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A question for mothers that have or are breastfeeding and working outside the home.

I did try to breastfeed my oldest son when he was born. It did not work very long. I am very determind to breastfeed this baby. my question is i work in a workplace that is not very supportive of helping me succeed with it. I read in a parent magizine about having to pump or feed every three hours to continue to produce milk. is this right? or will going 5-6 hours without feeding or pumping be ok? I also read about a woman that feed and pumpd right before and after work since she was un able to do so during work hours. id love some feed back.

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krissyk777

Asked by krissyk777 at 3:06 PM on Apr. 26, 2011 in General Parenting

Level 1 (3 Credits)
Answers (12)
  • in most states if u work 5 or more hours you are entitled a 15 min PAID break. I worked my schedule of pumping around that. when we hit out busy season I didn't get my break at the normal times my body was used to so I would go 5-6 hours and I didn't really produce for much longer after I let the time lapse.
    brypmom

    Answer by brypmom at 3:09 PM on Apr. 26, 2011

  • In most cases your body is pretty good at adjusting to your schedule when you're pumping. Personally...i didn't respond very well to the pump and my supply got crappier and crappier while DS started to want a bottle more and more so we were pretty much done by 6 months.
    UpSheRises

    Answer by UpSheRises at 3:10 PM on Apr. 26, 2011

  • I know I talked to my employer before I came back to work to discuss this. We agreed that I could pump on my breaks. But since I ddin't go back I really can't help you. There is a great breastfeeding group on here. I would try asking those ladies the have a TON of information. Sorry I couldn't be much help.
    babygirl0782

    Answer by babygirl0782 at 3:11 PM on Apr. 26, 2011

  • My employeer didn't work with me, but I didn't need them to. We are a small company with a small bathroom for the 3 ladies that work here(The 40 men have thier own bathroom). I pumped in there. Every 2-3 hours every day.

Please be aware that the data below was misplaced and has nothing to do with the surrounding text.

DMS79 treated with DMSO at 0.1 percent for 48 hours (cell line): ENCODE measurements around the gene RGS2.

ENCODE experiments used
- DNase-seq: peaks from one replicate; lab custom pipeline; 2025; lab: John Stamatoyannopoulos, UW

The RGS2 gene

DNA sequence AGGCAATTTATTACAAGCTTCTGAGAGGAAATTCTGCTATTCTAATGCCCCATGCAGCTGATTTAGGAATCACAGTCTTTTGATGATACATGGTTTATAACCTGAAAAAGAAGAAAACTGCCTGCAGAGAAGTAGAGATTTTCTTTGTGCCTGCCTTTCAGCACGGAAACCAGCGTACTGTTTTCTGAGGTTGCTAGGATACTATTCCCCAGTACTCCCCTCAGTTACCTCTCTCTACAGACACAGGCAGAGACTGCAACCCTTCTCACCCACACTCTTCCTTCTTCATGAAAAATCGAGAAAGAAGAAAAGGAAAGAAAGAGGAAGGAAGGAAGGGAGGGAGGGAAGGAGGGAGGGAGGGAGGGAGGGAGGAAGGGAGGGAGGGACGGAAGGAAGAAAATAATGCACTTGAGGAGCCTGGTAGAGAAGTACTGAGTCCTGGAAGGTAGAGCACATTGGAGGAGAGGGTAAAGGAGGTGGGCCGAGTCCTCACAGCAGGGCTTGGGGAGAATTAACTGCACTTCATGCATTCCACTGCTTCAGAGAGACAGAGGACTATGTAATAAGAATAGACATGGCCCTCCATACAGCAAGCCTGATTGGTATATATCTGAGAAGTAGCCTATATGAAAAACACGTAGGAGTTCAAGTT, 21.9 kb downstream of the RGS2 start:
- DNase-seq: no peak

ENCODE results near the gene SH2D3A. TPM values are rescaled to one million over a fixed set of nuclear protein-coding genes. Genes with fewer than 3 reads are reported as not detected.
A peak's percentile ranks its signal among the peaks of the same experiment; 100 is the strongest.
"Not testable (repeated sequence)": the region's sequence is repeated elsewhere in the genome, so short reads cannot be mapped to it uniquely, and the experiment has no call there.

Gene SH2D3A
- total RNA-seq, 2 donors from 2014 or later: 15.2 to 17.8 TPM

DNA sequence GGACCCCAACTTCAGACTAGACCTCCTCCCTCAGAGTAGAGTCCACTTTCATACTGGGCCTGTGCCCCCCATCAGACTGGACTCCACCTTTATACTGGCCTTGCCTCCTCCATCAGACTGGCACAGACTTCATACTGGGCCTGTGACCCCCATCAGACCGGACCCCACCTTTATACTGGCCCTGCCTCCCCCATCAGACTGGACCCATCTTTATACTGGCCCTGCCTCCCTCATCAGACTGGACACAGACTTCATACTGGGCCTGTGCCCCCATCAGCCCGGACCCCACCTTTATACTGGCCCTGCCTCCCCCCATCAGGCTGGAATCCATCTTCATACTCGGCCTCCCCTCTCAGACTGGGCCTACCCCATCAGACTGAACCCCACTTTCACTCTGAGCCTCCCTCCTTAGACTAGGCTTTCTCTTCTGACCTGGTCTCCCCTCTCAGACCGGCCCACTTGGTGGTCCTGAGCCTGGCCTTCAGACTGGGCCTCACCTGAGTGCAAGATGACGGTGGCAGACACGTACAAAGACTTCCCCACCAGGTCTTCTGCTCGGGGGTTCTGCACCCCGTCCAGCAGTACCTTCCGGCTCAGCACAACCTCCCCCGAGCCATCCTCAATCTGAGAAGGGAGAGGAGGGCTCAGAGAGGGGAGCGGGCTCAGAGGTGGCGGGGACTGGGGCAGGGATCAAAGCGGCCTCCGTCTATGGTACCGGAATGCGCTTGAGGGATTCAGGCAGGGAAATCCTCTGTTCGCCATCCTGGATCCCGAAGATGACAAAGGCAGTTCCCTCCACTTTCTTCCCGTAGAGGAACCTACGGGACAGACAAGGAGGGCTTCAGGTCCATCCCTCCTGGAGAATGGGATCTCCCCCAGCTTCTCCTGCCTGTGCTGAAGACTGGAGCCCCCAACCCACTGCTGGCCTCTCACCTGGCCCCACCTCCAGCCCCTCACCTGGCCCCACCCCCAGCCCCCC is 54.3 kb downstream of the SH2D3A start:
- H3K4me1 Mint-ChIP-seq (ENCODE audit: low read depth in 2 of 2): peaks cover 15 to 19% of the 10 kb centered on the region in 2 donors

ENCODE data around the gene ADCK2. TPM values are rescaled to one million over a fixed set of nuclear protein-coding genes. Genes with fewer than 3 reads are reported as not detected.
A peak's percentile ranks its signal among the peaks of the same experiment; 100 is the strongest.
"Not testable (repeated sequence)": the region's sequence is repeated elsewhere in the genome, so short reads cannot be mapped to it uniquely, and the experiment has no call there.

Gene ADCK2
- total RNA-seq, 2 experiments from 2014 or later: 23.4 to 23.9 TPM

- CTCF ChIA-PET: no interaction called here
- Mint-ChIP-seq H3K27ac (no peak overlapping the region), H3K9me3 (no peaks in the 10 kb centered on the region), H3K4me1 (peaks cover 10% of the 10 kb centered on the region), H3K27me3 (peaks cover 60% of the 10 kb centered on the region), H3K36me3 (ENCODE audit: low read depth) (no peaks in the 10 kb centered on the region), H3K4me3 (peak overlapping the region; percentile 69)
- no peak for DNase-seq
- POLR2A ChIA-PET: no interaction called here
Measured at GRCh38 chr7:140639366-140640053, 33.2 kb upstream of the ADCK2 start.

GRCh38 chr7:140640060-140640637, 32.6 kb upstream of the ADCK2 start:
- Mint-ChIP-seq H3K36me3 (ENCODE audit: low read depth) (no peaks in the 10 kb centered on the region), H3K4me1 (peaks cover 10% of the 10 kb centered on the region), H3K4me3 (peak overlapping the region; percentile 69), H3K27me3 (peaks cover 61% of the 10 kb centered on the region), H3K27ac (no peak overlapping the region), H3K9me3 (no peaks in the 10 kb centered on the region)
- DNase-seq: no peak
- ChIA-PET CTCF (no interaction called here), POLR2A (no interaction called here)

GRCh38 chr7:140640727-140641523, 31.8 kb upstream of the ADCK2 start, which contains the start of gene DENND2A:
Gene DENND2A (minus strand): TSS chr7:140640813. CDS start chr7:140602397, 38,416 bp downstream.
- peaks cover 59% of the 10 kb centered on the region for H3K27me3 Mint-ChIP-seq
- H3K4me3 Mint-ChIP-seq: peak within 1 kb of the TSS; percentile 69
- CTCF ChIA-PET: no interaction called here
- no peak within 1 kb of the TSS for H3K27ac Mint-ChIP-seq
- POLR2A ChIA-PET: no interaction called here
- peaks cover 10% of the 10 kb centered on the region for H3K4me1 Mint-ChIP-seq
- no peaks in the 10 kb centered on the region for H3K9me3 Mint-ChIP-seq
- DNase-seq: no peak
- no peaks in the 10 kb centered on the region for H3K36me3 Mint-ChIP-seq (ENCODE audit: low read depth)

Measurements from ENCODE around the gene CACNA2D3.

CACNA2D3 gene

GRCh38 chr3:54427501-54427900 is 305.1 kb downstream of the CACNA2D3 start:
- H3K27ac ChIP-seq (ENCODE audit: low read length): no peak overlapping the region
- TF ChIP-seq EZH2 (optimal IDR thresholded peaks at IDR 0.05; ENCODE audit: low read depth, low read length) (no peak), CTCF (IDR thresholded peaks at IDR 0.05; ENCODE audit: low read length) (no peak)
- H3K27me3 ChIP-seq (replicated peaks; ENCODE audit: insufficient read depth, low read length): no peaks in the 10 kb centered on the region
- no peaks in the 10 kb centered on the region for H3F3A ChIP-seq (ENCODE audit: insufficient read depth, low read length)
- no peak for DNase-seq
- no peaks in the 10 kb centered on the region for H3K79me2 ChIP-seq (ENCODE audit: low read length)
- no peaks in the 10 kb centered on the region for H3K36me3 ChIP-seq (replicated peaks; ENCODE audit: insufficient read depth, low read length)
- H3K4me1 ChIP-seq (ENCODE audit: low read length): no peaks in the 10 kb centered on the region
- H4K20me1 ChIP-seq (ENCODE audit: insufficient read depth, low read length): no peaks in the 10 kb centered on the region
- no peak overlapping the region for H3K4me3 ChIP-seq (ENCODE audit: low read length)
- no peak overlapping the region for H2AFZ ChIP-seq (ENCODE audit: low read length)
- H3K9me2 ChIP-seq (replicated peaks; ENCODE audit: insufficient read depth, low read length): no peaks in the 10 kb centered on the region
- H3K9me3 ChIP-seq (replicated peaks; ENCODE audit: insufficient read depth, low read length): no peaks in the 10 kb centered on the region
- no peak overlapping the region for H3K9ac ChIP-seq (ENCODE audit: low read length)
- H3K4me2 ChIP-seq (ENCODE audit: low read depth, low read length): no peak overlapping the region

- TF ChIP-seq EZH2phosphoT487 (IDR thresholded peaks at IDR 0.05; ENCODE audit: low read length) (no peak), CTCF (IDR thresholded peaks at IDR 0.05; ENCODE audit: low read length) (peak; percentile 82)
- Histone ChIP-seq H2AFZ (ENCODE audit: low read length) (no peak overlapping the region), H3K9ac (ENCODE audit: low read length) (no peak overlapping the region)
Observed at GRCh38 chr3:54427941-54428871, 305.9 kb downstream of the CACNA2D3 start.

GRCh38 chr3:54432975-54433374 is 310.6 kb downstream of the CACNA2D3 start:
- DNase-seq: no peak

They say you could not pump during the day and just nurse when you are with your child, and although I do believe that is true, when I stopped pumping my supply dropped, so I wouldn't have been able to nurse exclusively without pumping.
    Candi1024

    Answer by Candi1024 at 3:17 PM on Apr. 26, 2011

  • I returned to work when my son was 7 days old. My breast were still HUGE, well not so much when I got to work, but by the end of the work day they were. Each time I got home from work I would nurse my son and take out a bottle for him to use later when I was at work. I also took out a bottle before work when I was able to and on my days off I tried to pump any extra milk to be used just in case. Your milk production will adapt itself based on the demands. Good luck
    CallMeAngie

    Answer by CallMeAngie at 3:24 PM on Apr. 26, 2011

  • my biggest issue with pumping in the bathroom is i work in a resturant and the bathroom is a one person for the customers
    krissyk777

    Comment by krissyk777 (original poster) at 3:25 PM on Apr. 26, 2011

  • WOW there are laws requiring employers to provide a place other than a bathroom to pump!!!!
    yesmaam

    Answer by yesmaam at 3:29 PM on Apr. 26, 2011

  • I would pump on your baby's schedule, you can get a note from your doctor, but for a newborn I definitely wouldn't go more than 3 hrs w/o pumping. And good for you for being so determined :)
    yesmaam

    Answer by yesmaam at 3:31 PM on Apr. 26, 2011

  • I was fortunate to have a private locker room type room to pump and did so every few hours. I worked in a busy office, and there were 6 of us who all had babies within a three month period, but only two of us that were breast feeding still after we came back to work. Since the 2 of us shared duties, we just worked it out between us to cover the reception area so the other one could go pump. Our boss was pretty descent about it and none of the other ladies complained that I know of. The other alternative would be to have someone bring your baby to you so you can nurse on your breaks. That could get a little cumbersome, but different things work for different people! Good luck and I hope you nurse your baby a good long time!
    mrslabel

    Answer by mrslabel at 4:17 PM on Apr. 26, 2011

  • You can get a hand pump or a car adapter and park in the back of the lot if there is not 'good' option. In most states they are required to allow you to not only pump but provide you with a place to do it, even it if it the managers office. Look up these laws for your sate!! Make sure you get what you are entitled to. Read through this here.

    But_Mommie

    Answer by But_Mommie at 4:31 PM on Apr. 26, 2011

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